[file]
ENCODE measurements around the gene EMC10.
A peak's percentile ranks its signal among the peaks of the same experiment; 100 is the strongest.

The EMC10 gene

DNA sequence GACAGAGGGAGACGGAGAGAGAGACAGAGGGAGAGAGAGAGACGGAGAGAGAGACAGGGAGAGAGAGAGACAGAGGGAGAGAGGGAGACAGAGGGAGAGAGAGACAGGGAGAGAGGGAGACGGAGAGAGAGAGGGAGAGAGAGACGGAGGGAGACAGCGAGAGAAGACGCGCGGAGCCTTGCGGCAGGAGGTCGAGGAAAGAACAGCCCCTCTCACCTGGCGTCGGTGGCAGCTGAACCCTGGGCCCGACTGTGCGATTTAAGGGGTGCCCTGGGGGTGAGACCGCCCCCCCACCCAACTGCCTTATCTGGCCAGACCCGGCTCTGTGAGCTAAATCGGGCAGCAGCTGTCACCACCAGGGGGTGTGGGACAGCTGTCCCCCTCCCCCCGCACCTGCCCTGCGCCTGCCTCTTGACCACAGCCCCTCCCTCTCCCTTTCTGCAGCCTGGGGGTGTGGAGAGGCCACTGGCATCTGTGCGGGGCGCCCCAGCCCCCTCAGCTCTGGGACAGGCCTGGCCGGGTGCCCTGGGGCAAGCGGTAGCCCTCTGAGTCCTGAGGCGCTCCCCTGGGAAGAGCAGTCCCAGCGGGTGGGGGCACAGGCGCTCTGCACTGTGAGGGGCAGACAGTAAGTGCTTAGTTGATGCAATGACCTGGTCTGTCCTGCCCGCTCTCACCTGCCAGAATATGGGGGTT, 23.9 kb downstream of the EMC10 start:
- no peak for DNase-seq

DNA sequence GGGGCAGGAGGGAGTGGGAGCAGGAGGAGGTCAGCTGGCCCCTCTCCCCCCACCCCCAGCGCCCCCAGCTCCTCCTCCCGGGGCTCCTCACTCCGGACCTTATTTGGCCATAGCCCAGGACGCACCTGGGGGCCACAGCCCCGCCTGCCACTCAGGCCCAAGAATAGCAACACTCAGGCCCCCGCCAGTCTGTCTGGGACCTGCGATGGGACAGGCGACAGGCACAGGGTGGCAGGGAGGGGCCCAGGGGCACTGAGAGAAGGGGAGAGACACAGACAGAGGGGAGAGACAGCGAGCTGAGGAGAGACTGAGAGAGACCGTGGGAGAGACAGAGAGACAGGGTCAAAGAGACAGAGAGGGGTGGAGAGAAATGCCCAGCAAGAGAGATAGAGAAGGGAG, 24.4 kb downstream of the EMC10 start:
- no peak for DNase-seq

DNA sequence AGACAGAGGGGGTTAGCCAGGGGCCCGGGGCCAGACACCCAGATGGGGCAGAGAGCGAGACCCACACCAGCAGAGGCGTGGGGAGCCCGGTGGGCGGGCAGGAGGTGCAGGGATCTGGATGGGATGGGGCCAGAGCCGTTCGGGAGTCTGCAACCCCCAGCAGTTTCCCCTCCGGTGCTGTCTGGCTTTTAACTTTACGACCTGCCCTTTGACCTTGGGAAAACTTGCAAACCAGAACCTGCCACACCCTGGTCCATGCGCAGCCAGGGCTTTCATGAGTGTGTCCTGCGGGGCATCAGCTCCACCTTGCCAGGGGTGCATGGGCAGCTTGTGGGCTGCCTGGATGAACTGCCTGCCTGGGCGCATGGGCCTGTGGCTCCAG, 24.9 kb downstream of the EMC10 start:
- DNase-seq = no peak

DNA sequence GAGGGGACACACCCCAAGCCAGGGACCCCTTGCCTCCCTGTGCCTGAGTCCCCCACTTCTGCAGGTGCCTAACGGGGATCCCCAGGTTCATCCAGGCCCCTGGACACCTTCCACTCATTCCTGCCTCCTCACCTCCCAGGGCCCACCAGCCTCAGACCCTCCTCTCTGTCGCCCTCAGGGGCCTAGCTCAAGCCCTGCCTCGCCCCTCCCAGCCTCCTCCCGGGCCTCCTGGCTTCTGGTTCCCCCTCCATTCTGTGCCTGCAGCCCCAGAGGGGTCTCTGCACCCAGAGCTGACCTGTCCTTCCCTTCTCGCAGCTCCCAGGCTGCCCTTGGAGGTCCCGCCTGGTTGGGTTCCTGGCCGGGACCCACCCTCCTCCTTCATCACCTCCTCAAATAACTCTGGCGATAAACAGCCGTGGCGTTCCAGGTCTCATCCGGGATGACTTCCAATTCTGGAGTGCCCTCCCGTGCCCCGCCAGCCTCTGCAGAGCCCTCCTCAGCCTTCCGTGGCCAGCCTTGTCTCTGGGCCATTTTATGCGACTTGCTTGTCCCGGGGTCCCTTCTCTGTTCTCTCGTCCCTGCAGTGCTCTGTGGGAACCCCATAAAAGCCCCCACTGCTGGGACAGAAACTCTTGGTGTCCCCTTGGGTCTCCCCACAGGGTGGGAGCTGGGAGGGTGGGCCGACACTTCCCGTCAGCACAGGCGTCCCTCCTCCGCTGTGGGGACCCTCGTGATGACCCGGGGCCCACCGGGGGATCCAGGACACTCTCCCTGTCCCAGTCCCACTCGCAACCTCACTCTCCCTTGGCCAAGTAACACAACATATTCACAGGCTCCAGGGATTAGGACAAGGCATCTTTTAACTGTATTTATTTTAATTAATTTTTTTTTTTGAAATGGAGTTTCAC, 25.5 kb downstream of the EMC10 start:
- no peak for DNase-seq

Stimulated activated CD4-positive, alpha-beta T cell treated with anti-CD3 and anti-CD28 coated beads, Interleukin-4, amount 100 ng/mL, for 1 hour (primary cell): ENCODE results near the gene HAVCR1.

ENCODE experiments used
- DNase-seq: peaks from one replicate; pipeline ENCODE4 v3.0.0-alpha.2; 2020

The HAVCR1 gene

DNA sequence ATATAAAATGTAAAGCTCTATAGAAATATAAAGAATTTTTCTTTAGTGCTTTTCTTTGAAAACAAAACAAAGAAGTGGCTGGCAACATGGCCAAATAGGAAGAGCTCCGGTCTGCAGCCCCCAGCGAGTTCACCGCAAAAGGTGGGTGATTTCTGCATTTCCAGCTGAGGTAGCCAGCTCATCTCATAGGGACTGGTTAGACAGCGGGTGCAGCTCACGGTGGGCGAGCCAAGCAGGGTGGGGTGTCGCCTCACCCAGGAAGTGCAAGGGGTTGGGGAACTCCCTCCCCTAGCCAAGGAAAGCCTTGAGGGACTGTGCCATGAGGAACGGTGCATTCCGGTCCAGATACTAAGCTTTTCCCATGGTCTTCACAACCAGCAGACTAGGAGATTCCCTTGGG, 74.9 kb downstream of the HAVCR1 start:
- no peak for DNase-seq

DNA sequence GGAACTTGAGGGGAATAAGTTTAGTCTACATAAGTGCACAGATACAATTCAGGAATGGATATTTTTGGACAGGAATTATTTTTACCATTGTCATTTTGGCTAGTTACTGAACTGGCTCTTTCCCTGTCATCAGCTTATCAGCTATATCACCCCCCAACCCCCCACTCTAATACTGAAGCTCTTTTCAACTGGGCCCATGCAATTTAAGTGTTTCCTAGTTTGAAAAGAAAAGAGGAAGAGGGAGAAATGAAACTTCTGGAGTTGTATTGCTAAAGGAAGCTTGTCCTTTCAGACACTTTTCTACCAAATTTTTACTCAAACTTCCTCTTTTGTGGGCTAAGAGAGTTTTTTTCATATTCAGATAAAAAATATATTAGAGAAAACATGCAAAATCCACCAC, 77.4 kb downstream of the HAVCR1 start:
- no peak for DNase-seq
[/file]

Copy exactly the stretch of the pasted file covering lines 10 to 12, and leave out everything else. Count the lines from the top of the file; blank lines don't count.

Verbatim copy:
DNA sequence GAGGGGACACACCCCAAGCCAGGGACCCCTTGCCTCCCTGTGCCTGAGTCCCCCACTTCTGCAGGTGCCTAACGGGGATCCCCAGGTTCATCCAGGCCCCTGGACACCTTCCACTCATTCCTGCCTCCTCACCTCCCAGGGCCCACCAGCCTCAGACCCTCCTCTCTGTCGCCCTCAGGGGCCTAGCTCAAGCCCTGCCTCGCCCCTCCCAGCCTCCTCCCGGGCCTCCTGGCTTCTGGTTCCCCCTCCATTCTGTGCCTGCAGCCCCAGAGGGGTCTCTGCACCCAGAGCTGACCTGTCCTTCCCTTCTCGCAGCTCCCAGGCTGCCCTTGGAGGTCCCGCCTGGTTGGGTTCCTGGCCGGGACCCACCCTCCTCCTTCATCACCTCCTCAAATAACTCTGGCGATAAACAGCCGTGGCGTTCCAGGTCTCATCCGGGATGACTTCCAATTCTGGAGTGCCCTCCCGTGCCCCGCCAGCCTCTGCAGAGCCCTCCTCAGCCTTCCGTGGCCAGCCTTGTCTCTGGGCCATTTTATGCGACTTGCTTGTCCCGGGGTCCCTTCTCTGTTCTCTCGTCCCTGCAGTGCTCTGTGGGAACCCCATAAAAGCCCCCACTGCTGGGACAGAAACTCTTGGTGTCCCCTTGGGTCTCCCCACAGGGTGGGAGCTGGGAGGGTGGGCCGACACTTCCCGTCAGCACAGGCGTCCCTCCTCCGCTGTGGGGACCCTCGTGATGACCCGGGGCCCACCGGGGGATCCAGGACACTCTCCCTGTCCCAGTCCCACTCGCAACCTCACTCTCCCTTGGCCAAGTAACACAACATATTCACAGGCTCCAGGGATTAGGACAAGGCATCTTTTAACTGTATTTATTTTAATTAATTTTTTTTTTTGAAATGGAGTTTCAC, 25.5 kb downstream of the EMC10 start:
- no peak for DNase-seq

Stimulated activated CD4-positive, alpha-beta T cell treated with anti-CD3 and anti-CD28 coated beads, Interleukin-4, amount 100 ng/mL, for 1 hour (primary cell): ENCODE results near the gene HAVCR1.